A Guidebook on Improving Bus Transit Reliability

Bus service unreliability is a key quality-of-service issue for passengers and an important driver of bus operations costs for transit agencies. From the passenger point of view, unreliable service means that customers must allow extra time for their trip to make sure of arriving at their destination by a particular time--time that could have been used more productively in other ways. Although a typical rule of thumb is that passengers perceive wait time as being twice as onerous as in-vehicle time, recent research indicates that transit passengers perceive unexpected wait time as being 3 to 5 times as onerous as in-vehicle time. In contrast, automobile travelers value travel time unreliability (i.e., unexpected delay) at approximately the same level that they value travel time, suggesting that transit service is at a competitive disadvantage with the automobile with respect to unreliable travel times. From the transit agency point of view, travel time unreliability impacts a route's cycle time and, ultimately, operating cost. In a best-case scenario, the reduced cycle time resulting from reduced travel time variability allows a bus to be removed from a route while maintaining the scheduled headway. Conversely, if reliability issues are not addressed, a transit agency eventually needs to add buses to a route (increasing costs) or decrease bus frequency (risking a vicious cycle of ridership decline and/or worsening unreliability). The Transit Capacity and Quality of Service Manual (TCQSM) lists the following factors as influencing reliability: traffic conditions and road construction, vehicle and maintenance quality, vehicle and staff availability, transit preferential treatments, schedule achievability, evenness of passenger demand, variations in bus operator experience, wheelchair lift and ramp usage, route length and the number of stops, and operations control strategies. Weather--particularly snow and extreme temperatures--also plays a role. These factors have been addressed individually by research to some degree--for example, operations control strategies, scheduling, bus operator experience, route length, and applications of Automatic Vehicle Location Technology--but no comprehensive research has yet been conducted that addresses all these factors in combination. Transit operators require guidance on measuring and valuing reliability from the passenger point of view; the effects of potential operational, technological, and physical measures to improve reliability in particular situations; and the potential benefits and costs of those measures. Accurately estimating the benefits of reliability-improvement measures is necessary for bus operators, both to gain the acceptance of roadway-owning agencies to implement certain treatments (e.g., bus stop relocation, traffic signal priority, queue jumps) and to compete for scarce transportation funds to implement improvements on a large scale (e.g., along an entire route or throughout a city). A guidebook on improving bus transit reliability would identify cost-effective techniques for improving bus reliability, thereby helping to improve ridership and provide more cost-efficient bus service. The objectives of this research are to (1) develop a toolbox of measures to identify, diagnose, and treat bus reliability issues; (2) quantify the benefits and costs of each measure on reliability; and (3) prepare a comprehensive guidebook for bus operators to use to improve their service reliability.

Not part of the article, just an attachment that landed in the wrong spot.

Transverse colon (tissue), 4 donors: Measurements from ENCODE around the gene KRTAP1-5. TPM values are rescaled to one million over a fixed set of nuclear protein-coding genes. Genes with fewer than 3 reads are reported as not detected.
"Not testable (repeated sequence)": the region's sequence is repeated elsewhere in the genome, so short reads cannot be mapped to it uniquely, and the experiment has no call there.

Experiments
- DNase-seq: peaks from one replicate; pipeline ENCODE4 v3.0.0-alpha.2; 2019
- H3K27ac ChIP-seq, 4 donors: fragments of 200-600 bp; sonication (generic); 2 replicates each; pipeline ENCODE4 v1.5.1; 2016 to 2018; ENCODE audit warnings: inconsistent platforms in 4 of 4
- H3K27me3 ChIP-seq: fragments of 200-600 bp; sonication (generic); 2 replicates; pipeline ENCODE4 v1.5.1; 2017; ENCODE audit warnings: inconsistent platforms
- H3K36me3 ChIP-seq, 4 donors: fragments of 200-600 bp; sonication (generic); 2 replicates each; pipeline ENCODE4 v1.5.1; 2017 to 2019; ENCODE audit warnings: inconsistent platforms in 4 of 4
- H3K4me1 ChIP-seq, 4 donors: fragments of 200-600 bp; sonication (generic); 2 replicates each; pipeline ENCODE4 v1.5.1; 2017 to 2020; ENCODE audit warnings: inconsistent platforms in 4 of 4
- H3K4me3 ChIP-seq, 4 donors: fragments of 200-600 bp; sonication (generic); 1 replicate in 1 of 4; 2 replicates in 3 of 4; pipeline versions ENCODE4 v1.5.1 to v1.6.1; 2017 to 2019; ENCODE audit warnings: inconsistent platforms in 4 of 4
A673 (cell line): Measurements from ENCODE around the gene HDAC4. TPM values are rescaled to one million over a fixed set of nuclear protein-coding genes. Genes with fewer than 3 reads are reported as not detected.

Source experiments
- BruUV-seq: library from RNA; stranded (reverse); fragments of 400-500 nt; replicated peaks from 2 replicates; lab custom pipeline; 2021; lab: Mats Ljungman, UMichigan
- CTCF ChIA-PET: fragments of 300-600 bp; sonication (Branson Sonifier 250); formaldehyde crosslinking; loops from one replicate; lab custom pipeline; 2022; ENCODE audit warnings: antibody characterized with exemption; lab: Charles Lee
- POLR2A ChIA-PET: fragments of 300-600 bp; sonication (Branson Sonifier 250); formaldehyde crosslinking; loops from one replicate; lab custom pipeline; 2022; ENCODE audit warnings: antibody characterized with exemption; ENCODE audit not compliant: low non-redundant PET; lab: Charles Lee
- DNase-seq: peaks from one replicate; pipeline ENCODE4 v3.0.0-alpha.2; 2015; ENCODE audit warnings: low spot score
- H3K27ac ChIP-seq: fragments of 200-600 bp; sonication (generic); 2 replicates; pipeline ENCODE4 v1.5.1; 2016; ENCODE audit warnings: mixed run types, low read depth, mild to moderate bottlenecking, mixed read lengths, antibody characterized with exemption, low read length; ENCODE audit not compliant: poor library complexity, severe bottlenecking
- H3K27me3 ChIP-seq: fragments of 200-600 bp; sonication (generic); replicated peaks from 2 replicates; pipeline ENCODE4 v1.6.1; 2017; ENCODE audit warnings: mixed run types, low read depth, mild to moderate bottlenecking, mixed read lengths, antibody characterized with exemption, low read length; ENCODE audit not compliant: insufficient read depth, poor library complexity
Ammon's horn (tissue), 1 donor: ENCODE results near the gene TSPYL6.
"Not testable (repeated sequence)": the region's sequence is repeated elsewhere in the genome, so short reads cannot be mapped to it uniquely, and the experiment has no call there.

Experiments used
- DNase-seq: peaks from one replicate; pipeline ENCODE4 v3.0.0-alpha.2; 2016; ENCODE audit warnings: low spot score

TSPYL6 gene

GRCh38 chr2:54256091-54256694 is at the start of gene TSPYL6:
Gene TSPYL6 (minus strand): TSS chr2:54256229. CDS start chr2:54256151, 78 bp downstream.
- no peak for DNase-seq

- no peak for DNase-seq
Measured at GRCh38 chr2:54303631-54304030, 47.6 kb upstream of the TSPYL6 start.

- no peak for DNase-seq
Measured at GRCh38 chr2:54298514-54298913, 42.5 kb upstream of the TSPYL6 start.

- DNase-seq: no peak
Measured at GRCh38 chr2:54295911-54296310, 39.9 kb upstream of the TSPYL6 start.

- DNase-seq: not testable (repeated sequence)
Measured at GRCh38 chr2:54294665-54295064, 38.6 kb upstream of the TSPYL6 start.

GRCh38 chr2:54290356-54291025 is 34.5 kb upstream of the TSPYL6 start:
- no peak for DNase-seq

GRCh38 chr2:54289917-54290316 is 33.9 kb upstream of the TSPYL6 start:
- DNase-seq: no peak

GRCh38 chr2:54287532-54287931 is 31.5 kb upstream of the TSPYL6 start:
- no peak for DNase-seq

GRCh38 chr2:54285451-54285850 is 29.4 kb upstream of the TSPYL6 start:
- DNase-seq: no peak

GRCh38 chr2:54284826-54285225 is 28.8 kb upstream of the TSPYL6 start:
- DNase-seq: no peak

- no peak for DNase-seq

• English


  • Status: Proposed
  • Contract Numbers:

    Project A-42

  • Sponsor Organizations:

    Federal Transit Administration

    1200 New Jersey Avenue, SE
    Washington, DC  United States  20590

    Transit Cooperative Research Program

    Transportation Research Board
    500 Fifth Street, NW
    Washington, DC    20001
  • Project Managers:

    Parker, Stephan

  • Start Date: 20150127
  • Expected Completion Date: 0
  • Actual Completion Date: 0
  • Source Data: RiP Project 38985

Subject/Index Terms

Filing Info

  • Accession Number: 01551875
  • Record Type: Research project
  • Source Agency: Transportation Research Board
  • Contract Numbers: Project A-42
  • Files: TRB, RiP
  • Created Date: Jan 28 2015 1:00AM